The Games

They Fought Like Wildcats Centennial (1914-2014): “Wild-Cats” claw New Mexico State’s banner down

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General history
J.F. “Pop” McKale
The games
Comparisons then and now
Wildcats nickname
Military service
Rankings

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Excerpt from L.A. Times, Nov. 8, 1914, authored by Bill Henry:

“Arizona’s cactus-fed athletes, despite heroic efforts on the part of their two halfbacks, (Asa) Porter and (Franklin) Luis, went down to defeat before the Occidental Tigers yesterday afternoon, the tally with all precincts heard from being 14 to 0 in favor of the Tigers.
Confident of rolling up a big score, the Tigers took the field with grins on their faces, but before the game was 10 seconds old they knew they had a battle on their hands.
The Arizona men showed the fight of wild cats and displayed before the public gaze a couple of little shrimps in the backfield who defied all attempts of the Tigers to stop them.”

This site will conduct a countdown in a 100-day period, leading up to Arizona’s 2014 football season-opener with UNLV on Aug. 29 at Arizona Stadium. The 100 Days ‘Til Kickoff countdown will include information daily about the historic 1914 Arizona team that helped create the school’s nickname of “Wildcats” because of how they played that fateful day against Occidental.

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BY ANDY MORALES
AllSportsTucson.com

Arizona came into the New Mexico State “Aggies” game with a 2-1 record, a proven dominance in the state over Tempe Normal and Douglas YMCA and a hard-fought loss to Occidental, which ultimately gave them their “Wildcat” nickname.

Now, in order to be considered the “Champions of the Southwest”, Arizona had to go on and defeat both New Mexico State (which was known as New Mexico Agricultural then) on Nov. 14, 1914, and Pomona on Thanksgiving Day. Both games were played in Tucson. Arizona’s only road game in 1914 was against Occidental.

The New Mexico State win proved to be another battle but Asa Porter came through in the second half with a drop kick from 35 yards out and a touchdown to give the “Varsity” a 10-0 victory. The victory came at a cost as Bill Hendry injured his back and Lawrence “Jack” Jackson broke his left arm falling on a ball.

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Caption here

The 1914 Arizona football team that earned the honor of being named the first “Wildcats” was composed of (front row, left to right): Verne La Tourette, George Seeley, Leo Cloud, Richard Meyer, Asa Porter. Second row: Franklin Luis, Lawrence Jackson, Ray Miller, J.F. “Pop” McKale (coach), Turner Smith, Harry Hobson (manager), Orville McPherson, Albert Crawford, Ernest Renaud. Back row: Albert Condron, Emzy Lynch, Charley Beach, Vinton Hammels, Bill Hendry, George Clawson, Harry Turvey.
(AllSportsTucson.com graphic/Photo from University of Arizona Library Special Collections)

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On This Date in 1914

Fri., June 19, 1914

The Mexican revolution, led by Pancho Villa and Emiliano Zapata, intensified as Villa and his men continued their march toward Mexico City to oust dictator Porfirio Díaz. Villa issued this statement to the Associated Press on June 19, 1914: “We will fight the enemy of our people and his minions until we have completely vanquished them. After that has been accomplished you may rest assured that all Mexican patriots will do their duty shoulder to shoulder and work for the good of all.”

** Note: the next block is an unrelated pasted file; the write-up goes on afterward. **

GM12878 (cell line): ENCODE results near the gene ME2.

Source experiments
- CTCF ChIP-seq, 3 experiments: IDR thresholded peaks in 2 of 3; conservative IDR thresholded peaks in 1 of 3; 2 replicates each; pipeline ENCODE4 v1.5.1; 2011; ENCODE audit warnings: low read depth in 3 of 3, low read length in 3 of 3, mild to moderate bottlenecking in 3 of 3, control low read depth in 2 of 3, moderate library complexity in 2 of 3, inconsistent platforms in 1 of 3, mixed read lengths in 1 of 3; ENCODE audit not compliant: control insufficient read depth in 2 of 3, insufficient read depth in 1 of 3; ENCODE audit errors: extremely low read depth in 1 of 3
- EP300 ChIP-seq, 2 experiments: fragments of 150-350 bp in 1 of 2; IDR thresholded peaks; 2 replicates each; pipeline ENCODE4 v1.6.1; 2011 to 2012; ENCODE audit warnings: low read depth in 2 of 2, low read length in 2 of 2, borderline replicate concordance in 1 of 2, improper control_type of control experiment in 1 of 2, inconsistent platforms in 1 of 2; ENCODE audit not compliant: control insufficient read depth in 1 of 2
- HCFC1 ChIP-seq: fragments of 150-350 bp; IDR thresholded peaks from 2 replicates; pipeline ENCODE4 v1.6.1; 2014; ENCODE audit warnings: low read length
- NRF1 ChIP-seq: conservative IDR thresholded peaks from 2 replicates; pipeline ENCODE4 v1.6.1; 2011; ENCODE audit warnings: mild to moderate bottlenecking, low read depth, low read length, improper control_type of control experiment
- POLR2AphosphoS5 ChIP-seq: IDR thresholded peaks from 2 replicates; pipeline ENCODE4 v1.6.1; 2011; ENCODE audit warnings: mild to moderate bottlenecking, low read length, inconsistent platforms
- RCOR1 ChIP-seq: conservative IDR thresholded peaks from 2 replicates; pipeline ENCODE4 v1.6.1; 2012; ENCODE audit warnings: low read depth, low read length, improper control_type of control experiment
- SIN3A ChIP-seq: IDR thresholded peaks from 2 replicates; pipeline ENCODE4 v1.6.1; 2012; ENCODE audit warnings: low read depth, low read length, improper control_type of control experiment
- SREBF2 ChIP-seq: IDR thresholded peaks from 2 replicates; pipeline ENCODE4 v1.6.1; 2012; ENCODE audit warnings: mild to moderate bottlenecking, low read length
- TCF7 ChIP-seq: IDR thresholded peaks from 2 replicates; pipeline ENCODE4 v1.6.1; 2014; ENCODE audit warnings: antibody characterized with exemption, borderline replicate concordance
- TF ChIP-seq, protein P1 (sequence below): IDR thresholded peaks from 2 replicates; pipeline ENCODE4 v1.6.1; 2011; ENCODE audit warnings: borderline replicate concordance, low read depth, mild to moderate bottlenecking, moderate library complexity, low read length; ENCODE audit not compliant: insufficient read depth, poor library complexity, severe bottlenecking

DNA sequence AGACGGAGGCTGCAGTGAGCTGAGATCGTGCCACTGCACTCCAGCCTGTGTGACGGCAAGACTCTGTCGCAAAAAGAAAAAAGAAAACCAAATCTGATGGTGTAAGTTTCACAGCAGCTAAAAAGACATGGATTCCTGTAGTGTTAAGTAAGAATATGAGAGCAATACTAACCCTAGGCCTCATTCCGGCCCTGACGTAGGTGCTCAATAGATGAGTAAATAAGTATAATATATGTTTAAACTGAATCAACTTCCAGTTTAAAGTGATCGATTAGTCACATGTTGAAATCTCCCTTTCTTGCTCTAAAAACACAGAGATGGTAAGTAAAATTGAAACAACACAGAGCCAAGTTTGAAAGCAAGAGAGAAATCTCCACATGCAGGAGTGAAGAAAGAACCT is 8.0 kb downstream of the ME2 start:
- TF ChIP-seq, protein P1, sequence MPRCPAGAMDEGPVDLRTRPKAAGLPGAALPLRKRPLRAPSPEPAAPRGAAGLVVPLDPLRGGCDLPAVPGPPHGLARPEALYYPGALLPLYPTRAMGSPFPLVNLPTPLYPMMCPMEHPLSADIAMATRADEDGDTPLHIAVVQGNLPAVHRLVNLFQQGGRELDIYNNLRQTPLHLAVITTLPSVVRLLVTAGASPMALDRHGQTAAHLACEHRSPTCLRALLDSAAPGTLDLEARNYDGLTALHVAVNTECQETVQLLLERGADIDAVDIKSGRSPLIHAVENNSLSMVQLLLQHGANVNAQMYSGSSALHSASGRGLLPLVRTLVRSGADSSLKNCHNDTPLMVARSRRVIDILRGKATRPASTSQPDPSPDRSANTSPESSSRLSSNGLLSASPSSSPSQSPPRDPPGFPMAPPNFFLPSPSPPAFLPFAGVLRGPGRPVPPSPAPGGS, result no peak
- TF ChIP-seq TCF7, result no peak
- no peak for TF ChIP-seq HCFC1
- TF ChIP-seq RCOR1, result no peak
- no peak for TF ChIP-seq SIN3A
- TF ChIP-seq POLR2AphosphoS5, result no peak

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Asa Porter's 35-yard drop kick and touchdown were responsible for Arizona's 10-0 win at New Mexico State on Nov. 14, 1914 (Arizona Life student newspaper)

Asa Porter’s 35-yard drop kick and touchdown were responsible for Arizona’s 10-0 win over New Mexico State on Nov. 14, 1914 (Arizona Life student newspaper)

“Arizona Life” was the student newspaper of the day and it described Jackson as, “Playing on Varsity for three years and is a valuable man on the line, never playing to grandstand – he gets there every time. . . . Hendry, our best tackle, will be missed when we face that hungry Pomona line. Hendry is playing his best college football this year and is making good.”

The editorial of the game used the actual “Wild-Cats” nickname in describing the victory and in preparing the student body for the game against Pomona:

“For three consecutive seasons, the Crimson players have triumphed over the husky Arizonans. But alas! Mr. Crimson, the Wild-Cats have clawed your banner down. The Red and Blue 1914 banner painted 10 to 0 has covered the 1911 (loss) of 3-0.

This was the first real fight the Student Body has seen this season. The rooting was great but the whole Student Body was not there to claim the victory. The downtown section was equal in numbers to the student section. Thanks Mr. Business Man and your rooting was great.

The game Saturday is a big victory for Arizona and was won by the fight that can be expected to win the turkey-day battle. You can depend upon it that the coach will see that the Wild-Cats are fed on raw meat until the day of the big battle.

The spirit of the Wild-Cats as shown at Oxy will be upon the gridiron.”

New Mexico State entered the game on a four-game winning streak and 4-1 record overall. The Aggies dominated the three previous games against Arizona by a combined score of 36-13 before J.F. “Pop” McKale took over the program in 1914.

ALLSPORTSTUCSON.com publisher, writer and editor Javier Morales is a former Arizona Press Club award winner. He also writes articles for Bleacher Report and Lindy’s College Sports.

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